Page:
So let’s look at the real-world inflation numbers from Shadow Government Statistics. Economist John Williams says the most recent peak came last July at 10.8%. From there, it fell nearly every month until bottoming out in February at 9.2%. By April, the most recent figure available, it ticked up to 9.7%. Give it a couple more months and we’ll see…
Meanwhile, the United States is not yet a net energy exporter. In January the Energy Department forecast we’ll get there by the fourth quarter of next year (a suspiciously precise forecast, but we digress).
It’s true that buybacks have fueled much of the stock market rally since 2009. But to call it a “bubble”? Hmmm…
You raise a good point about how mom and pop might not have the resources to plow into the stock market. But if anything, that reinforces the thesis: If we avert recession for another couple of years, mom and pop might feel flush enough… and the market will be rising steadily enough… that the ol’ FOMO (fear of missing out) will finally kick in.
“From my perch here in SoCal,” submits our next correspondent, “I see the following.
- Huge amounts of unfilled commercial space everywhere. Strip malls and plazas with upward of 40% vacant space. All or most were previously retail
- Large shopping malls also growing more vacant, with many of their anchor stores closing up shop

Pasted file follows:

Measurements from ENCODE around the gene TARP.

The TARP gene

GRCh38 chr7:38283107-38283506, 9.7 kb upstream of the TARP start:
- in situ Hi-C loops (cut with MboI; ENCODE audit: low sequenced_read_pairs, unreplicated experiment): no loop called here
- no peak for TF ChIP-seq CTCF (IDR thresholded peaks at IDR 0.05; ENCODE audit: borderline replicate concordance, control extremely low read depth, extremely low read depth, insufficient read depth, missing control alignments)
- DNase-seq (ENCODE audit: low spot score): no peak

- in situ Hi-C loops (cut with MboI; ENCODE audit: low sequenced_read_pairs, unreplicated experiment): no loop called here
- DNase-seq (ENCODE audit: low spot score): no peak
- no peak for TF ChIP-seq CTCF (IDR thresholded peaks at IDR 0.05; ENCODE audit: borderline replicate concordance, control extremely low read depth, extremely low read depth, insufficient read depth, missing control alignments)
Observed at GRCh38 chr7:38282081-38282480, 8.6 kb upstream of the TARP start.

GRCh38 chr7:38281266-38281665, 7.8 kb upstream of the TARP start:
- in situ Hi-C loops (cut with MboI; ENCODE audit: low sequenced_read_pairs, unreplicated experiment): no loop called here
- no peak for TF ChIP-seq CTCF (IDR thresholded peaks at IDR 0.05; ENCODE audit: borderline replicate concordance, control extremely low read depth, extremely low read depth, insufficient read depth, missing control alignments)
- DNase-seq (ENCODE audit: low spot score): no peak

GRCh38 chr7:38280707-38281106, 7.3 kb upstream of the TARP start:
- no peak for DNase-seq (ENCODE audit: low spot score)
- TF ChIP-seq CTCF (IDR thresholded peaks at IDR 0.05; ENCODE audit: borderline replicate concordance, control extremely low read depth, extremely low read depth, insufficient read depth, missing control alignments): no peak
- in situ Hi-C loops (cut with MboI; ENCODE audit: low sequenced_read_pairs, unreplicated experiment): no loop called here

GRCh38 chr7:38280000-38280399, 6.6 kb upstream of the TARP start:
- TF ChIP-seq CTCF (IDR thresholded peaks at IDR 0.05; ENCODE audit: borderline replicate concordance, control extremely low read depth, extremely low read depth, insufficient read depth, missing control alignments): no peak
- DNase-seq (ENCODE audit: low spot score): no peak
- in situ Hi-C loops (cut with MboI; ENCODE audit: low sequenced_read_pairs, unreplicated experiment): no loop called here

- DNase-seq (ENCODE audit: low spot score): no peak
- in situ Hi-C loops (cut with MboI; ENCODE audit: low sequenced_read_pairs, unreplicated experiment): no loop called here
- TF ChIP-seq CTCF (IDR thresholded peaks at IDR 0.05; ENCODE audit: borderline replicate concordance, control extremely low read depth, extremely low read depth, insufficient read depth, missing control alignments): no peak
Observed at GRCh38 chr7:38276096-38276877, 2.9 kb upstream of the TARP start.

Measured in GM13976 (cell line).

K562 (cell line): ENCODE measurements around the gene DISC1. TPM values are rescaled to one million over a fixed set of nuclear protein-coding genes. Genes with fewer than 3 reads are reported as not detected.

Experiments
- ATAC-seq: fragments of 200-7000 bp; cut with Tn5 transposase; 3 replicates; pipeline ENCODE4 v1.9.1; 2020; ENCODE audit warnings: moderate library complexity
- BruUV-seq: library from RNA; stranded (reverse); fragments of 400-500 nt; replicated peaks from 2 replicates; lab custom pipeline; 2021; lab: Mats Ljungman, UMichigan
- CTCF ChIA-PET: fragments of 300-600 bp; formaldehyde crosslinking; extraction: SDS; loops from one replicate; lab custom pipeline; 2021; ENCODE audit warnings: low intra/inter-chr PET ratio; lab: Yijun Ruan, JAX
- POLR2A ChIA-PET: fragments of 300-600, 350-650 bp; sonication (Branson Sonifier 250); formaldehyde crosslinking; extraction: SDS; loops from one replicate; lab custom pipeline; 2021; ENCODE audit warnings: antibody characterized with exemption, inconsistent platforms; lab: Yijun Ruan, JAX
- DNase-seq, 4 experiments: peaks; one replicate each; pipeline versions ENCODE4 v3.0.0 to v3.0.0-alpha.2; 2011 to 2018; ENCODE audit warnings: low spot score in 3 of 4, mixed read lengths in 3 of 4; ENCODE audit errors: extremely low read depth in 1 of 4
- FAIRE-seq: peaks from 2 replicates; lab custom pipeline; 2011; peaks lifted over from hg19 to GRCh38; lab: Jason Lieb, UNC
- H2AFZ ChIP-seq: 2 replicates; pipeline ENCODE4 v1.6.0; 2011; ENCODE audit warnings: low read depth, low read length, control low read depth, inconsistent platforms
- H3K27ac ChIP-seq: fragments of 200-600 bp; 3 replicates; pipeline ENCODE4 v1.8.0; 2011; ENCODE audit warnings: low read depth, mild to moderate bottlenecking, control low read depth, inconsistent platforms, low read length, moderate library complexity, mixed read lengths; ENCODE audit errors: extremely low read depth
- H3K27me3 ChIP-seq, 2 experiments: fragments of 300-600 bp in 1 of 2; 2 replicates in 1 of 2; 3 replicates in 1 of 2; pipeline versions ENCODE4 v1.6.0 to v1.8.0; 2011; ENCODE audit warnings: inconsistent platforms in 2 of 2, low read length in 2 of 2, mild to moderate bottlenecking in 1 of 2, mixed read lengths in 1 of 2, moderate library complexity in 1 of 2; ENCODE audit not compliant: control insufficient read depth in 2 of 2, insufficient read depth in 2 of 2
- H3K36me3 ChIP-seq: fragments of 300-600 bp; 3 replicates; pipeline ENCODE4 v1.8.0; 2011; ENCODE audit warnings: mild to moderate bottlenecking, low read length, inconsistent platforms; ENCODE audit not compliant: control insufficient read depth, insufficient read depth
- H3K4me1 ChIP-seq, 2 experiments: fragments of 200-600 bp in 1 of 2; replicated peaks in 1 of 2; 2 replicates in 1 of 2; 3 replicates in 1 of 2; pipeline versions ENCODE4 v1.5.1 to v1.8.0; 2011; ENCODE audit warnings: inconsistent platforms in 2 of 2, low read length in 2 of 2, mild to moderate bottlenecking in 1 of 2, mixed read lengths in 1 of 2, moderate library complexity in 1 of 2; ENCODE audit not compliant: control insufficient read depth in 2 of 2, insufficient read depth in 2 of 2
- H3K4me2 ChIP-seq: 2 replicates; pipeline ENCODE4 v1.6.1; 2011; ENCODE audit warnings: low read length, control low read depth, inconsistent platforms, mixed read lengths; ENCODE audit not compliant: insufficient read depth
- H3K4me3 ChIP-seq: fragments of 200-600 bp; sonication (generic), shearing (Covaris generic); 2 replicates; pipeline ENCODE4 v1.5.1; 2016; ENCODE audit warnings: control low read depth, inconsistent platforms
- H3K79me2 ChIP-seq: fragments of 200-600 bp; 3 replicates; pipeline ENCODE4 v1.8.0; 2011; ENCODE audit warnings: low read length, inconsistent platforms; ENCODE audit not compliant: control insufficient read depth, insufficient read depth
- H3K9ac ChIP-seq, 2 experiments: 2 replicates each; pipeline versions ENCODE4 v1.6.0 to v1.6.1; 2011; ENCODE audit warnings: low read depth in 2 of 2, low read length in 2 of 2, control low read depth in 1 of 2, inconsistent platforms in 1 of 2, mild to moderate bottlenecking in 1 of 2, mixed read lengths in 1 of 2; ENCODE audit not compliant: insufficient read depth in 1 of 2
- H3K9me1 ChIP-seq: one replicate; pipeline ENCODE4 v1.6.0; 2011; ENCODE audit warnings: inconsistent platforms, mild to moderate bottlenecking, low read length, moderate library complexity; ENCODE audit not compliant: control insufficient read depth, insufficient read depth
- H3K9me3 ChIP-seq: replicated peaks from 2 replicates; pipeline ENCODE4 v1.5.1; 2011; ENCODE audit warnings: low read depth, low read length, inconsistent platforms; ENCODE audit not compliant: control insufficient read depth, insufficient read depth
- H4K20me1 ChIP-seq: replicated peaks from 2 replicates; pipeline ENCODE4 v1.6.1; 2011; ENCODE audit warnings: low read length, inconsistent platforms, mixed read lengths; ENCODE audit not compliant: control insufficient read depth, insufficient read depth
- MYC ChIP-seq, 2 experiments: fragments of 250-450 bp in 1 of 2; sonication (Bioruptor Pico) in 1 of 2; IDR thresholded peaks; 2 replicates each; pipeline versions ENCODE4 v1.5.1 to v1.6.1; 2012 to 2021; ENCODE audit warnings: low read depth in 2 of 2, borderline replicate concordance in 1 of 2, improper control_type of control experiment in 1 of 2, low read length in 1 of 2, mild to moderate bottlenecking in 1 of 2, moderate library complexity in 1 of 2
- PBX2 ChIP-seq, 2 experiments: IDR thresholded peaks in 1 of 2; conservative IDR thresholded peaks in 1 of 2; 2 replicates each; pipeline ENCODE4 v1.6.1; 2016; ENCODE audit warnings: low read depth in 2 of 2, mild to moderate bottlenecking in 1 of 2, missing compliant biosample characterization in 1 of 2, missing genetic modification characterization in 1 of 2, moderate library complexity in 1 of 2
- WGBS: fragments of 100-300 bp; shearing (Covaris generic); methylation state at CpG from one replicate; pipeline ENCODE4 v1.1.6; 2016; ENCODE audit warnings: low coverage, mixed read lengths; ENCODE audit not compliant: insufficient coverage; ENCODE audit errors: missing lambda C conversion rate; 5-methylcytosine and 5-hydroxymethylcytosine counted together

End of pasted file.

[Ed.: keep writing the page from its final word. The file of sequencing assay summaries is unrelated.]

- Restaurant failures that exceed the norm of 50% in 5 years
- Existing housing prices that continue to climb, yet houses are not in short supply
- Huge effect here from the trade war as Chinese tourism takes a massive hit, especially those multiple busloads of shopping tours that clean out luxury brands in a day
- Huge effect from the trade war on those that sell to China. It doesn’t matter if you ship by air. Unless it’s something essential, it’s sitting in customs for 40 days
- Chinese investment in the U.S. has pretty much dropped to zero, and that includes individuals. They just cannot get their money out
- I do a lot of shopping in Chinese supermarkets for the great variety, but prices are rising significantly. I used to buy er guo tou (112-proof liquor) for $9.95. It’s $11.99 now. Oh, and where the pricing hasn’t changed the size or quantity for the price has
- The only bubble I’m aware of is in corporate crap, err, junk bonds.
“I don’t see any one trigger, and perhaps it won’t be just one unless it’s a huge one. Of course, if our dear old POTUS doesn’t quit snowflaking around on and off Twitter, we might get to that trigger sooner rather than later. My money (literally) is on a rare earth embargo as a nice big trigger with huge ripple effects. Must suck to be Tesla right now…”
The 5: Very interesting — especially hearing from one of those coastal locales that have disproportionately benefited from the Fed’s post-2008 largesse.
The pain in retail might not reflect an economic slowdown, however. We were talking “retail apocalypse” even as the market and the economy were steadily on the rise in 2017. It’s a combination of the “Amazon effect” and the gargantuan debt many retailers took on because the Fed fooled ’em with ultra-low interest rates. (We’re looking at you, Toys R Us.)